Pakistani Naval soldiers take part in celebrations to mark Defence Day at Clifton beach in Karachi on September 6, 2017. PHOTO: AFP

From honouring our martyrs to a mere date on the calendar – have we forgotten the importance of Defence Day?

People usually tend to remember events that are observed as a holiday, and September 6th goes by quietly every year.

Sarah Fazli September 06, 2018
It was August 14th a few weeks ago, and with the newly elected government, Independence Day was fervently anticipated this year. People rejoiced over Naya Pakistan and await the change that was promised. A little over three weeks later, Pakistan commemorates Defence Day ─ now just another day, for so many of us across the country.

Just over two decades ago, Defence Day used to be an annual public holiday. It ceased being so, when the then government categorised September 6th as a counterproductive day off; I believe this was circa March 1997. As we speak, the only sign of the importance of September 6th in our history is the annual supplementary newspaper editions and special TV transmissions. Anyone who witnessed the 1965 war could probably share some verbal and/or written recollections, but how many of us truly make the effort to make note of any such accounts?

With this in mind, let’s take a minute to revisit the history of Defence Day. September 6, 1965 marks the day when Indian army crossed Pakistan’s international borders without a formal declaration of war. Numerous sacrifices were rendered by the Pakistani armed forces, while the nation showed an unprecedented spirit of unity and determination to counter the attack and safeguard Pakistan’s territorial integrity. In a sense, September 6th will remain a day to remember our national heroes: Commodore MM Alam (also known as Little Dragon), Major Raja Aziz Bhatti and Squadron Leader Sarfaraz Ahmed Rafiqui, among others.

Growing up, I remember my generation falling in love with PTV’s Alpha Bravo Charlie – the one fandom that came oh-so-close to toppling that of Titanic’s. I take a chance in saying that this series triggered our trademark, die-hard love for our military. It showed Pakistan Army’s softer image that introduced us to the private lives of those who are supposed to protect our sovereign territories.

There are a number of factors that fuel this passion. Globally, Pakistan Army ranks sixth in terms of manpower. They are the third largest contributor of troops to United Nations Peacekeeping missions and have the largest women representation in the Muslim world. And I’ve recently learnt that our Armed Forces have a 0% suicide rate. How awesome is that?

Fifty three years after the 1965 war, Pakistanis tend to be very inclined towards the State and often display the same spirit and qualities as those brave jawaans (soldiers) who fought to protect their borders from the enemy’s designs back in 1965.

While this does trigger a very strong sense of nationalism, is it still the case? In all honesty, I had to go back to my GCSE O Level readings and revisit countless Defence Days to date, to understand what the war was about, what happened and who attacked who first. I detected a hint of confusion over what the reality is. And this confusion would probably be more evident in our younger generations. Can we alternatively call it cluelessness?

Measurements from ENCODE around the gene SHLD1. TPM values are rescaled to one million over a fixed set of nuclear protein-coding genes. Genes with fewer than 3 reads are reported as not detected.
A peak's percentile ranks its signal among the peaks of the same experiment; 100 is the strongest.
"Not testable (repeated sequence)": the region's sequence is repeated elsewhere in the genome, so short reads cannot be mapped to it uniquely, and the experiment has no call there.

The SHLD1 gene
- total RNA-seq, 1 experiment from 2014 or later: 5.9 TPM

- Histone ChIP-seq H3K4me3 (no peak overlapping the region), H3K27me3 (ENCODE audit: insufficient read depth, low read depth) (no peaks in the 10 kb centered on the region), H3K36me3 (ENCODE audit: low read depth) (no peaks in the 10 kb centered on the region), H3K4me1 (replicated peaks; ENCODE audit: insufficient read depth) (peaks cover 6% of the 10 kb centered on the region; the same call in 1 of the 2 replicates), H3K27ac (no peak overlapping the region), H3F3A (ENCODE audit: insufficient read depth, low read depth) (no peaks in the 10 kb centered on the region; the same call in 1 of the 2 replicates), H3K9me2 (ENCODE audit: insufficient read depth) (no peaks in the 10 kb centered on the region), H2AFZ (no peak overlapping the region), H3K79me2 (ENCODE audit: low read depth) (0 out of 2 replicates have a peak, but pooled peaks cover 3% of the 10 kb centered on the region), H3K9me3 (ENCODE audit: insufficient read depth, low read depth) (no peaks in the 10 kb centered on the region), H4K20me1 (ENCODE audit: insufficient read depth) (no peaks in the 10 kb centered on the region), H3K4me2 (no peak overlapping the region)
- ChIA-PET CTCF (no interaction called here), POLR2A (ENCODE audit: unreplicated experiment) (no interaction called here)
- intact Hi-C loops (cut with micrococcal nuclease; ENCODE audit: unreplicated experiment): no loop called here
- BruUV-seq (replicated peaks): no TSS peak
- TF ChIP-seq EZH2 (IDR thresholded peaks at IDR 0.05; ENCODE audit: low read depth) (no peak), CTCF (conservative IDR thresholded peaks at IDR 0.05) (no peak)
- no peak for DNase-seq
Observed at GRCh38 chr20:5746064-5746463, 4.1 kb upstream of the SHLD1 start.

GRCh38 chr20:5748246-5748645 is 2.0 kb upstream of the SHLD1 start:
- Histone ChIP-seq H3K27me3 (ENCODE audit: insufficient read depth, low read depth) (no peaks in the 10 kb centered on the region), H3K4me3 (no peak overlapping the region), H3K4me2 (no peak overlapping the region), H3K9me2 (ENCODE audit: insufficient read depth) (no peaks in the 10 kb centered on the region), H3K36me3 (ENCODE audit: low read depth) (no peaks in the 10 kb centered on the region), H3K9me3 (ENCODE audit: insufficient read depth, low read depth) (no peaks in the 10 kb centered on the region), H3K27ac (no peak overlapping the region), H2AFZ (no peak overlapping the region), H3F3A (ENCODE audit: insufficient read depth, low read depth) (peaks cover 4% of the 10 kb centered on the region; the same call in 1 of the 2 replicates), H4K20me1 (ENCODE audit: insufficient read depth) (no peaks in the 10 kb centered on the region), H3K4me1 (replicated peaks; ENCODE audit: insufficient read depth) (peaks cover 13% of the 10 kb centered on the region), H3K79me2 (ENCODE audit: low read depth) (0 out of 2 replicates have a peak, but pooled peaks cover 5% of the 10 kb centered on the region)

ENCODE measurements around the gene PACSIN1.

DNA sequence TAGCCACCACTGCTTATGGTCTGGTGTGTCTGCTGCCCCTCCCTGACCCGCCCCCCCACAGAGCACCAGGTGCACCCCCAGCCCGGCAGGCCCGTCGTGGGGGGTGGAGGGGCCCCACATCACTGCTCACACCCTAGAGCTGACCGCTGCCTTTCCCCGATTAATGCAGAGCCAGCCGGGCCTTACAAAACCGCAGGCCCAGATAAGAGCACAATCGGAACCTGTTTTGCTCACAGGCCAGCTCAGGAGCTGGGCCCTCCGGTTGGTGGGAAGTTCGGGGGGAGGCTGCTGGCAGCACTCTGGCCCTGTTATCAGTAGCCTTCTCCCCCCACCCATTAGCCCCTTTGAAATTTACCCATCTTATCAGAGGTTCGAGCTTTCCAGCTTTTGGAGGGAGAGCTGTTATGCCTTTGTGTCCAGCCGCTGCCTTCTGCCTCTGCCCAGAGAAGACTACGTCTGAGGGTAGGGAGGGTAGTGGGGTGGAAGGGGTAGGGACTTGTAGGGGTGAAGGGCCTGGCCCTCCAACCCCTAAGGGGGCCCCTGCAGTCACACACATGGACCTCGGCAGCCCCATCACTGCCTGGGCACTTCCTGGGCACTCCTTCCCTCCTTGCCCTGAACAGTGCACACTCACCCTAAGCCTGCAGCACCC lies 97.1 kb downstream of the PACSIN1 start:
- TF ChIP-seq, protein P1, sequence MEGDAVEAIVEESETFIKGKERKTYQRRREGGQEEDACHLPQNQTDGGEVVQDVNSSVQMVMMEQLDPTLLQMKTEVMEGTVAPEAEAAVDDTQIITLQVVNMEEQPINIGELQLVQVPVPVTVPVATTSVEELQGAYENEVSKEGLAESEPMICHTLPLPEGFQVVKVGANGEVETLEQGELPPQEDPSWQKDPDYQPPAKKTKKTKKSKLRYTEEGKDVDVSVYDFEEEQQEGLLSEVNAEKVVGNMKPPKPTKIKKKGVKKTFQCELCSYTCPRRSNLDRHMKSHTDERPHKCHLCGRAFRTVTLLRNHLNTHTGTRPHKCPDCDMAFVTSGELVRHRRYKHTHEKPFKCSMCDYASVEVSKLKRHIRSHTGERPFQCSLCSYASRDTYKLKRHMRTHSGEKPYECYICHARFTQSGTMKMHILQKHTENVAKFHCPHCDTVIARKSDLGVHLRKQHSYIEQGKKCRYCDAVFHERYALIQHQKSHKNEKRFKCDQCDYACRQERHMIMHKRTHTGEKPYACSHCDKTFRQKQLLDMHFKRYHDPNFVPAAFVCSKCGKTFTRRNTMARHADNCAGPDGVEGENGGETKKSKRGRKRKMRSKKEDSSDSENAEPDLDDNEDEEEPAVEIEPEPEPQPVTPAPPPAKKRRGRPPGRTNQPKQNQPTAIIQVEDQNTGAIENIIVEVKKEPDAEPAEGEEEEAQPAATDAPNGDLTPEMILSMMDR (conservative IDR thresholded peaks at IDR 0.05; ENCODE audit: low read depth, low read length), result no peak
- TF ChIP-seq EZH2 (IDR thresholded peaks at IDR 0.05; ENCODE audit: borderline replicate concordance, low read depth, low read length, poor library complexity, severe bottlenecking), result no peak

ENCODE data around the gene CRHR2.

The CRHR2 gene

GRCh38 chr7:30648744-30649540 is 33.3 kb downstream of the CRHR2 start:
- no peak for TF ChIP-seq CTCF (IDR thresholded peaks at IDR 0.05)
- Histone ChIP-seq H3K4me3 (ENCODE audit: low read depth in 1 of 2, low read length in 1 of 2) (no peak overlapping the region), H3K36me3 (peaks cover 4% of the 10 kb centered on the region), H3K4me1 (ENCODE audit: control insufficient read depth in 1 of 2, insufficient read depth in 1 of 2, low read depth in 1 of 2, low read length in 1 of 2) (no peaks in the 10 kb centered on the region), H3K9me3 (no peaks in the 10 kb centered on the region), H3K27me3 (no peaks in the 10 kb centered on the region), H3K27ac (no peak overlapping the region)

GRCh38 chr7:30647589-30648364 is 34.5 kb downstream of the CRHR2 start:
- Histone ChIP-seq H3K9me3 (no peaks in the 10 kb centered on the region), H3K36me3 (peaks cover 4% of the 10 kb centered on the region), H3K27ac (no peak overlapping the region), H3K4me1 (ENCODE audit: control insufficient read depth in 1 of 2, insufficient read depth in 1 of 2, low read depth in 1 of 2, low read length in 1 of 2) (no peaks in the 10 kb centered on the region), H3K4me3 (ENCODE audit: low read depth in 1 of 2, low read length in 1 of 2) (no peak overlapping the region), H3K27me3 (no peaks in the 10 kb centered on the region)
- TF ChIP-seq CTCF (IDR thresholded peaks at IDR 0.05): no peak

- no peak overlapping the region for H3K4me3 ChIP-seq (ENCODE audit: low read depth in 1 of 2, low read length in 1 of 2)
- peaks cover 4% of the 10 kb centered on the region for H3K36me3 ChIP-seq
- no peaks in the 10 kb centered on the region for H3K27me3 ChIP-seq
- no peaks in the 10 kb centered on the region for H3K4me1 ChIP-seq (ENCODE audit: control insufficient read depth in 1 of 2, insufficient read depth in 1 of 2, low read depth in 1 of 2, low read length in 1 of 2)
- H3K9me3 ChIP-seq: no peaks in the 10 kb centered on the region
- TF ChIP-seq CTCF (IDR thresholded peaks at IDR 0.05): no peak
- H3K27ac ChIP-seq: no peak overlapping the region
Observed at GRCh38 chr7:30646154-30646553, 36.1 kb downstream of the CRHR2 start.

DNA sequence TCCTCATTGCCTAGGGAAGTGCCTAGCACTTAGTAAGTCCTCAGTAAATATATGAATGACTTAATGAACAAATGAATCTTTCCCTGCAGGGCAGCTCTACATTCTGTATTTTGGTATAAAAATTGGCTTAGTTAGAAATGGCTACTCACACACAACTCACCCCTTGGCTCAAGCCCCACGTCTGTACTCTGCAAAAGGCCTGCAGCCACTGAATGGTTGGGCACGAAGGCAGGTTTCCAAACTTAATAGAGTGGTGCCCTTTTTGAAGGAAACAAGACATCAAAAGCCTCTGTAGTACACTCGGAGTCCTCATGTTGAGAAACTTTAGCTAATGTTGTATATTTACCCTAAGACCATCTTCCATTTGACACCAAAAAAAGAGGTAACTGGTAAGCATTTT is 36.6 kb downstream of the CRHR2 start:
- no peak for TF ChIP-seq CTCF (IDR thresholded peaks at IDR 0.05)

Let’s take a minute to identify what the 1965 war means to the current generation of Pakistanis; do they know why the war was fought or the lessons learnt from that conflict? To find out, I spent some time asking around and the answers I got were surprising, to say the least. Everyone knows that there was a battle fought, but when it came to the “why” part, I got several very sad responses. I was told that the war was probably fought in Kashmir and it was because India wanted to control Pakistan’s nuclear weapons. Apparently, both sides were able annex territories from the opposing regions and that Pakistan easily won the war as the Indian side did not have the courage to fight. For a minute, let’s forget about which side did what. Does anyone recall Operations Gibraltar and Grand Slam that partially served as precursors to the 1965 war?

I think we all know the answer, possibly because people usually tend to remember and register events that are observed as a holiday and flanked with much fanfare. And in all honesty, September 6th quietly goes by every year, with little celebration across the country, because wars are best remembered for their devastations, and not celebrated for the gains therefrom or even the lessons learnt.

If at all, the 1965 war anniversary should be dedicated to paying tribute to the martyrs, who laid down their lives defending the homeland. Where 21-/31-gun salute commence the festivities and military air shows are the highlight of the day, I believe it should transcend most material celebrations. TV shows should reignite the spirit our jawaans displayed during the war.

Where the 53rd anniversary of the 1965 war coincides with the birth of Naya Pakistan this year, let’s resolve to make it an event to remember every year because only by fully understanding the “sacrifice” element involved, can we truly “appreciate” any triumph achieved.
Sarah Fazli A qualified accountant with a business degree, I work for the banking sector in Karachi, and am very interested in reading and writing
The views expressed by the writer and the reader comments do not necassarily reflect the views and policies of the Express Tribune.